These gorgeous designs guard against flooding

March 11, 2020 by  
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Letting the water in poses no threat to these communities in these ingenious designs.

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These gorgeous designs guard against flooding

Sound investments to decarbonize the world’s industries

March 11, 2020 by  
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As much as $21 trillion is needed through 2050 to fully decarbonize the ammonia, cement, ethylene and steel sectors.

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Sound investments to decarbonize the world’s industries

How a new approach to America’s rapidly aging gas infrastructure can align with climate goals

January 30, 2020 by  
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Spending on America’s gas systems has grown dramatically in recent years. But that might not be the way to go.

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How a new approach to America’s rapidly aging gas infrastructure can align with climate goals

Reflections on Davos: Who solves ‘wicked problems’?

January 30, 2020 by  
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You know the answer.

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Reflections on Davos: Who solves ‘wicked problems’?

The great EV infrastructure challenge

November 13, 2019 by  
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And 10 things you need to know about the future of electrified transportation.

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The great EV infrastructure challenge

What it will take for micromobility to have real, sustained impact

November 12, 2019 by  
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Shared bikes and scooters can contribute to lowering transportation emissions, but they can also have a more immediate impact on cities: equity.

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What it will take for micromobility to have real, sustained impact

Episode 183: Green finance, New Jersey shipyard gets clean economy makeover

August 8, 2019 by  
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Plus, chatter about supply chain data, clean economy startups and agriculture’s potentially positive impact on climate change.

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Episode 183: Green finance, New Jersey shipyard gets clean economy makeover

Emily Landsburg on investing in infrastructure projects to help circular economy

August 4, 2019 by  
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Ultra Capital provides private equity to commercially proven but new technology used in small-scale infrastructure projects.

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Emily Landsburg on investing in infrastructure projects to help circular economy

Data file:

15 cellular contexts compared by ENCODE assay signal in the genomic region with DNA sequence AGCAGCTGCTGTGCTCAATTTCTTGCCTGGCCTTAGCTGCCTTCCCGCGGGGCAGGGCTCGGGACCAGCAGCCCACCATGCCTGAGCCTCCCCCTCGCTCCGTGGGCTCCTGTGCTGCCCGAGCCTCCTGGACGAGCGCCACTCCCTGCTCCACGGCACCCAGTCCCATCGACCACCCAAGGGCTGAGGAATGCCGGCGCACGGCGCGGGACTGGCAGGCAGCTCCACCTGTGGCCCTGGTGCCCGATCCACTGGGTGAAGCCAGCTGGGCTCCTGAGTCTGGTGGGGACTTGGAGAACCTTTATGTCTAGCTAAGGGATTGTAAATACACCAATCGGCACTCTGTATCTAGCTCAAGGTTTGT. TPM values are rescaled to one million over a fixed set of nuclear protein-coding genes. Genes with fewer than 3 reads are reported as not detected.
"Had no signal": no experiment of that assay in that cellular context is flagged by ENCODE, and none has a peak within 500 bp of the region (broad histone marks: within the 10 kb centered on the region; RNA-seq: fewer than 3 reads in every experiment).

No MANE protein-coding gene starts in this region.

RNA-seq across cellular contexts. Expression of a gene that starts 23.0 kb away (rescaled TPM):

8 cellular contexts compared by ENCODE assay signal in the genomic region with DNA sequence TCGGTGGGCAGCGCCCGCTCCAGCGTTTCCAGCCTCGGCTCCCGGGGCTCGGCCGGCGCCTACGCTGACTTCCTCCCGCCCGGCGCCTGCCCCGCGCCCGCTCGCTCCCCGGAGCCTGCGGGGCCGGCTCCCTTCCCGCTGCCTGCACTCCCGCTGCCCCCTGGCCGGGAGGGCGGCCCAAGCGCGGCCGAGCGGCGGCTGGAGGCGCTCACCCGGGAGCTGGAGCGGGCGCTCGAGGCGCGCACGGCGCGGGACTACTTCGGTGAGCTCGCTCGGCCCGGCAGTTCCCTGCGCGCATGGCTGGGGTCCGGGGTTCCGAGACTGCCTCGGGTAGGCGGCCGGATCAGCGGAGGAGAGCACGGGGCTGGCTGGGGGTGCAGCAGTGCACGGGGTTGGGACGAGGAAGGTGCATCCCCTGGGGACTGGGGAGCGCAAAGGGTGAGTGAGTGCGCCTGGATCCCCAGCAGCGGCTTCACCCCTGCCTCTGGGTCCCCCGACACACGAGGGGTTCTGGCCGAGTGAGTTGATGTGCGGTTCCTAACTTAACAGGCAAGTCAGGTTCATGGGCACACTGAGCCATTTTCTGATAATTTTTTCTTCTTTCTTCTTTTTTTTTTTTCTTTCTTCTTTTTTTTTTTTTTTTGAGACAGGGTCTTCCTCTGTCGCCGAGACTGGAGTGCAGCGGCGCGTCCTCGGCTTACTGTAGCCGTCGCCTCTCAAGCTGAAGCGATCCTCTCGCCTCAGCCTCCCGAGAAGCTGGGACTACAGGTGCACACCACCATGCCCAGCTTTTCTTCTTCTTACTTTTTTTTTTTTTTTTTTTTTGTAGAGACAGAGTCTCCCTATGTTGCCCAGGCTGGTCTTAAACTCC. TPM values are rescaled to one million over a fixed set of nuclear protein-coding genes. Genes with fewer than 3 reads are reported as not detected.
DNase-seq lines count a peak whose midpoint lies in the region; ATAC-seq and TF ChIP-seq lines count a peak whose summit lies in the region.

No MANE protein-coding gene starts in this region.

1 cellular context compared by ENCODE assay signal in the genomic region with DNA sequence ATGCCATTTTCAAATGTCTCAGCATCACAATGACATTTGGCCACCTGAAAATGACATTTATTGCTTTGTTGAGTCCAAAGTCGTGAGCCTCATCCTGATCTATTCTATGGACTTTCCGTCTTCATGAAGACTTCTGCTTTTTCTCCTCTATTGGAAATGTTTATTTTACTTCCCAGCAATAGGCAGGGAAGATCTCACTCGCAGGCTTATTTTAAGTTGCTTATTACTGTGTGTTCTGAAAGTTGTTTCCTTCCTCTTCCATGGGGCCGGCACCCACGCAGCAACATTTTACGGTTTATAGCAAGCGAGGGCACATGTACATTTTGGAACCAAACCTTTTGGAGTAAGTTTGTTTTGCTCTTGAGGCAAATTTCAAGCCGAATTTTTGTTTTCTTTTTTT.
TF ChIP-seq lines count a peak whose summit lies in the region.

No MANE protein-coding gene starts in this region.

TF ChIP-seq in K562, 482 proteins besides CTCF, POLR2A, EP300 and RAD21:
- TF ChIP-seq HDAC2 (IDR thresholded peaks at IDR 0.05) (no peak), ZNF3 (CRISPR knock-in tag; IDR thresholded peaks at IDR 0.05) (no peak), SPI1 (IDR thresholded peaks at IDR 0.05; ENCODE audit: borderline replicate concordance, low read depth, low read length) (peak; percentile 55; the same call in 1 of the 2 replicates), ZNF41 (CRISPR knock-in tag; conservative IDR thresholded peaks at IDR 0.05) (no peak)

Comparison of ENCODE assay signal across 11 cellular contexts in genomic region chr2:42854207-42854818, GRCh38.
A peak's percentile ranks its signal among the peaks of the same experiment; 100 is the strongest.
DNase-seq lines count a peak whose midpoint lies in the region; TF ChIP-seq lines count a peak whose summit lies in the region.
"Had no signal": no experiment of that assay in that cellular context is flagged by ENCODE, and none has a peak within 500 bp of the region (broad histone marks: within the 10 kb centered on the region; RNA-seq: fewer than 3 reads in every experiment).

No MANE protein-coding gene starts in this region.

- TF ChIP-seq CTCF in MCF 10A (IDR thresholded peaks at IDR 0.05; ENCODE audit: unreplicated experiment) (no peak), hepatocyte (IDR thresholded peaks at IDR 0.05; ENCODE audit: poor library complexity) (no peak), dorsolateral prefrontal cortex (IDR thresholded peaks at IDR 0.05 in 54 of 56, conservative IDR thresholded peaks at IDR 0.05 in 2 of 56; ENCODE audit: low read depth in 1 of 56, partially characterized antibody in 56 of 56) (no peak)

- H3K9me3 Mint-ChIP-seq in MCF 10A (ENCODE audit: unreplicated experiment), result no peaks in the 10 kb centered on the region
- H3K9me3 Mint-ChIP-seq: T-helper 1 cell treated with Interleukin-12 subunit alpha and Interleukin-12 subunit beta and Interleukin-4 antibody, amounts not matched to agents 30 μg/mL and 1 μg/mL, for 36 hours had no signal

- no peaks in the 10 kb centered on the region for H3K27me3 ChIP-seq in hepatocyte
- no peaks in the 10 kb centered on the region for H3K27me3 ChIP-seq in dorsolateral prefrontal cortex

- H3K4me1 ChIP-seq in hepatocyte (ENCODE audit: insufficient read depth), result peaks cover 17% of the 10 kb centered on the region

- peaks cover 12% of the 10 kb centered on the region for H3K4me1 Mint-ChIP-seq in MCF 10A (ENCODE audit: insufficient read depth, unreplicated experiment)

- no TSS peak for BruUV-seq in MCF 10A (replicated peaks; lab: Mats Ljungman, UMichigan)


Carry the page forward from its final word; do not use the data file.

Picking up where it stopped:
TREDJE NATUR develops sidewalk tiles to capture and reuse water runoff

June 19, 2019 by  
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As the saying goes, when it rains, it pours. And when it pours, streets flood. This causes problems with the infrastructure as well as foot and road traffic. Plus, flash floods wreak havoc on storm drain systems. One company has found a solution in the form of sidewalk tiles that absorb the excess water and funnel it to nearby foliage. This process not only diverts water from the walkways and streets but puts that water to use without the need for it to first travel through the wastewater treatment system and overwhelm sewers. Climate Tile is a product of Danish start-up company TREDJE NATUR , catching the attention of municipal decision-makers internationally. Copenhagen just installed the first 165-foot strip of Climate Tiles in an effort to reclaim water and also save the city money. Other cities have shown an interest in the new technology as well. Related: TREDJE NATUR proposes angled timber housing that meets UN’s sustainability goals The tiles work by creating a permeable surface, similar to the earth’s crust. Small holes in the tiles allow water to flow underground, diverting into man-made aquifers. The water can remain in storage for later use or be directed into nearby grass, plants and other landscaping . While the initial trial is encouraging, developers are watching and waiting to see the long-term performance of the tiles now that they are installed. With a real-life example to study, researchers are monitoring the tiles for how they manage different weather types throughout the seasons, weight loads, salting, wear, staining and more. The pilot project in Copenhagen has set the stage for what is possible with the Climate Tiles, but now the company is focused on finding a way to distribute the product to mass markets around the globe. With millions of miles of sidewalks across the planet, TREDJE NATUR is hoping to encourage other municipalities to incorporate Climate Tiles into urban planning . This is most effectively done during scheduled pipe and plumbing updates to minimize additional roadwork. Although the tiles offer cost savings in both water consumption and flood damage repair , the overarching goal of the company is to produce a long-term, sustainable solution for ongoing climate adaptations, so the tiles are given an estimated 50-year lifespan. + TREDJE NATUR Via Architectural Digest Images via TREDJE NATUR

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TREDJE NATUR develops sidewalk tiles to capture and reuse water runoff

Three ways $2 trillion for infrastructure can fight inequality too

May 7, 2019 by  
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The water crisis is just one target.

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Three ways $2 trillion for infrastructure can fight inequality too

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